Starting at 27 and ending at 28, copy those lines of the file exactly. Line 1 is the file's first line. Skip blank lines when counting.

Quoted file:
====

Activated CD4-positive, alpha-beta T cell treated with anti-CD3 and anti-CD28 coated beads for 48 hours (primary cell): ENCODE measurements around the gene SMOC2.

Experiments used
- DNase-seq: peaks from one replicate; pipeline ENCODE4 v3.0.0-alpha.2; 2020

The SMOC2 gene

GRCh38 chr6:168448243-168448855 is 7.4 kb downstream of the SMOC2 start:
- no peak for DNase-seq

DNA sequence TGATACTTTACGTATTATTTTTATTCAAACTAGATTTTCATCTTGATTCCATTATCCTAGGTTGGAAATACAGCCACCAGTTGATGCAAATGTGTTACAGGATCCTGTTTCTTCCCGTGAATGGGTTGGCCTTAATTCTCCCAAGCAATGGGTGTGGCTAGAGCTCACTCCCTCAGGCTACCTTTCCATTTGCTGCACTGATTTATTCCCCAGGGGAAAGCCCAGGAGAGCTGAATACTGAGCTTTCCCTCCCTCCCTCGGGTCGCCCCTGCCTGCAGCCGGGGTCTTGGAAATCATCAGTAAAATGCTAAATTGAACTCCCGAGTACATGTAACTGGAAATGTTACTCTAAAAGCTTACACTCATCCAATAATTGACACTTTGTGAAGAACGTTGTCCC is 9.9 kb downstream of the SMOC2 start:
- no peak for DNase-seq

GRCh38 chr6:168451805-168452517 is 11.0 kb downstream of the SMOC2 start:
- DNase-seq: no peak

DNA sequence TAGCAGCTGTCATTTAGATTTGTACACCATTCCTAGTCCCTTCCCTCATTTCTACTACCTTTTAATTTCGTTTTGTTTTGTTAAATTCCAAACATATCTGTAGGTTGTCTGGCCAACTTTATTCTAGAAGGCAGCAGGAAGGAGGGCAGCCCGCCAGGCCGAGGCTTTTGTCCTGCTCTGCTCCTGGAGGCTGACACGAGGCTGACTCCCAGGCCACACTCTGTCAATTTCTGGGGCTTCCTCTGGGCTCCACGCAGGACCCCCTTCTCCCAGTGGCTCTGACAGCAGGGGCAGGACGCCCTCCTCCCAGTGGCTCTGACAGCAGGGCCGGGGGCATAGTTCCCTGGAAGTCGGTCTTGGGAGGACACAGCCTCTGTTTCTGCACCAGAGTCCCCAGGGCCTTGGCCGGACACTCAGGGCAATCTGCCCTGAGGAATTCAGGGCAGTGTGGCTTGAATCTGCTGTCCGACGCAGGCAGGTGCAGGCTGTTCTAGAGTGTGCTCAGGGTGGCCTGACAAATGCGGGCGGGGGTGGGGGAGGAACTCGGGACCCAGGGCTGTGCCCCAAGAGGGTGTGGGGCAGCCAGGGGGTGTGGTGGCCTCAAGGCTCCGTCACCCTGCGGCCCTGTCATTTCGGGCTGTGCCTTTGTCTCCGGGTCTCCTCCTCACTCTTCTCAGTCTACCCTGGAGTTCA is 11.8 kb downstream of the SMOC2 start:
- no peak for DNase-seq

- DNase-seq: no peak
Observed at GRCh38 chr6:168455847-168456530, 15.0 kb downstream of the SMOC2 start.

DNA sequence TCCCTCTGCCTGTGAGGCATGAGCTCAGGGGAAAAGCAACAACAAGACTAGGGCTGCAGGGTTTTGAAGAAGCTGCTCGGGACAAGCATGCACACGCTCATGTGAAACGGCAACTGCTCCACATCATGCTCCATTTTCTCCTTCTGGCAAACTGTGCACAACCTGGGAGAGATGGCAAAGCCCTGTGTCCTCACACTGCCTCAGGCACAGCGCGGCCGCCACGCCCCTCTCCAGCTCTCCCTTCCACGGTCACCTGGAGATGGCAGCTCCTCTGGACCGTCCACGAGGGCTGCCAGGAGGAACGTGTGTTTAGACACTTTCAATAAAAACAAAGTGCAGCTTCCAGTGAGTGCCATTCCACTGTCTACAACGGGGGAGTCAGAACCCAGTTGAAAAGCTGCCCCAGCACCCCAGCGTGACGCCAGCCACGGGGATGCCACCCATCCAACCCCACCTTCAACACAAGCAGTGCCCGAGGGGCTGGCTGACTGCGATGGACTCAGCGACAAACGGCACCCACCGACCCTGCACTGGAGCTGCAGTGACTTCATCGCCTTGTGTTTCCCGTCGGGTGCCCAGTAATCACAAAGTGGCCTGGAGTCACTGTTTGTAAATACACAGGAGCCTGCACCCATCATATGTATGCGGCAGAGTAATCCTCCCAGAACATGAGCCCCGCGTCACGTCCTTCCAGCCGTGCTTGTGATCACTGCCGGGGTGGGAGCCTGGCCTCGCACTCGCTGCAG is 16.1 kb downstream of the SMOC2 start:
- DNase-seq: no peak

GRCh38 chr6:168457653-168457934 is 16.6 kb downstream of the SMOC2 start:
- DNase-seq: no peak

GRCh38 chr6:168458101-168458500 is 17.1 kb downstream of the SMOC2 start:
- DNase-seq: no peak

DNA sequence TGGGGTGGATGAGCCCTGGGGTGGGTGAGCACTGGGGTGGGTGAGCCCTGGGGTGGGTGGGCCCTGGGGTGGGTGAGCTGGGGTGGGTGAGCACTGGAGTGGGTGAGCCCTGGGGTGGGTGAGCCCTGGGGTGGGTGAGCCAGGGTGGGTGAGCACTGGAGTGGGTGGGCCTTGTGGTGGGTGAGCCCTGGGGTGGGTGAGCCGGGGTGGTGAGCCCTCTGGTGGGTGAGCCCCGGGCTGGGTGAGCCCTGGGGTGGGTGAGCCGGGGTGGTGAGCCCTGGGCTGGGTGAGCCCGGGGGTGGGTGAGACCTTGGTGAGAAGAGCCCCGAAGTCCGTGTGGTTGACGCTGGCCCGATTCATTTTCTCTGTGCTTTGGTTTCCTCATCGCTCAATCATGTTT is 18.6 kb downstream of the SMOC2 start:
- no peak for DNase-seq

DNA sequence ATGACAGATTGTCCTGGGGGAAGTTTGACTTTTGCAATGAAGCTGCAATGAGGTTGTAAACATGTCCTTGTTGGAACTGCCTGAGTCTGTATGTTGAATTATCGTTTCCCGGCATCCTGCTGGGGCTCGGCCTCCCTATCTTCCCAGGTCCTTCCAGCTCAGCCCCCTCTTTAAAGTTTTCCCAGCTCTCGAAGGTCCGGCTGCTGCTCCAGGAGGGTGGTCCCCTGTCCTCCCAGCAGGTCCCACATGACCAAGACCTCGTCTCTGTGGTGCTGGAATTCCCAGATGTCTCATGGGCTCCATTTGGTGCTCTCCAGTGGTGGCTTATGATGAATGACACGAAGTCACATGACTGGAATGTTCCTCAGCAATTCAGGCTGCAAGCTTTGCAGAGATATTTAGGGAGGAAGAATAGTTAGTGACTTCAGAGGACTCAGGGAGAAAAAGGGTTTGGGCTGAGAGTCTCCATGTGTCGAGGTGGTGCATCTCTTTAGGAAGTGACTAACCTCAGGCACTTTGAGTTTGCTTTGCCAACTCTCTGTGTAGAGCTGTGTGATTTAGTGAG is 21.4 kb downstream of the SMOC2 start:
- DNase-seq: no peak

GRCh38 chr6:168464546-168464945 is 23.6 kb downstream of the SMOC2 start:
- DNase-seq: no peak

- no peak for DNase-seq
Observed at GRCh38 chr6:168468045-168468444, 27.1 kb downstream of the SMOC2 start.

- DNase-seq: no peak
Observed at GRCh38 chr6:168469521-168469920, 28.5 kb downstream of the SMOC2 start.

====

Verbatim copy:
- no peak for DNase-seq
Observed at GRCh38 chr6:168468045-168468444, 27.1 kb downstream of the SMOC2 start.